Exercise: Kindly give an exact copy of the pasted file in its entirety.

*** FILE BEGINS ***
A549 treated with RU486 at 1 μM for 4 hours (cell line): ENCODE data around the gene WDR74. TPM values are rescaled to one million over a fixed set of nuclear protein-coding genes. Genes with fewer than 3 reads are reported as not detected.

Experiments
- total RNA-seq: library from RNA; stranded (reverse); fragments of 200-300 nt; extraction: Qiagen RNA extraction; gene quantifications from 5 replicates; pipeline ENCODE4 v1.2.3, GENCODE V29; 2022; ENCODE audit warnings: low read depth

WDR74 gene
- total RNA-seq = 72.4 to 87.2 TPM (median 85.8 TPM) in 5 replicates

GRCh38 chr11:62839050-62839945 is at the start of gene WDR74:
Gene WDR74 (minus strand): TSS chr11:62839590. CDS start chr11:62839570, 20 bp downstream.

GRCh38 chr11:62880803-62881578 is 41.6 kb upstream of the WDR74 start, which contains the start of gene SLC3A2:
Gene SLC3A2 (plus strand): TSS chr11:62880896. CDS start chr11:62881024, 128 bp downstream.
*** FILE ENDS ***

A549 treated with RU486 at 1 μM for 4 hours (cell line): ENCODE data around the gene WDR74. TPM values are rescaled to one million over a fixed set of nuclear protein-coding genes. Genes with fewer than 3 reads are reported as not detected.

Experiments
- total RNA-seq: library from RNA; stranded (reverse); fragments of 200-300 nt; extraction: Qiagen RNA extraction; gene quantifications from 5 replicates; pipeline ENCODE4 v1.2.3, GENCODE V29; 2022; ENCODE audit warnings: low read depth

WDR74 gene
- total RNA-seq = 72.4 to 87.2 TPM (median 85.8 TPM) in 5 replicates

GRCh38 chr11:62839050-62839945 is at the start of gene WDR74:
Gene WDR74 (minus strand): TSS chr11:62839590. CDS start chr11:62839570, 20 bp downstream.

GRCh38 chr11:62880803-62881578 is 41.6 kb upstream of the WDR74 start, which contains the start of gene SLC3A2:
Gene SLC3A2 (plus strand): TSS chr11:62880896. CDS start chr11:62881024, 128 bp downstream.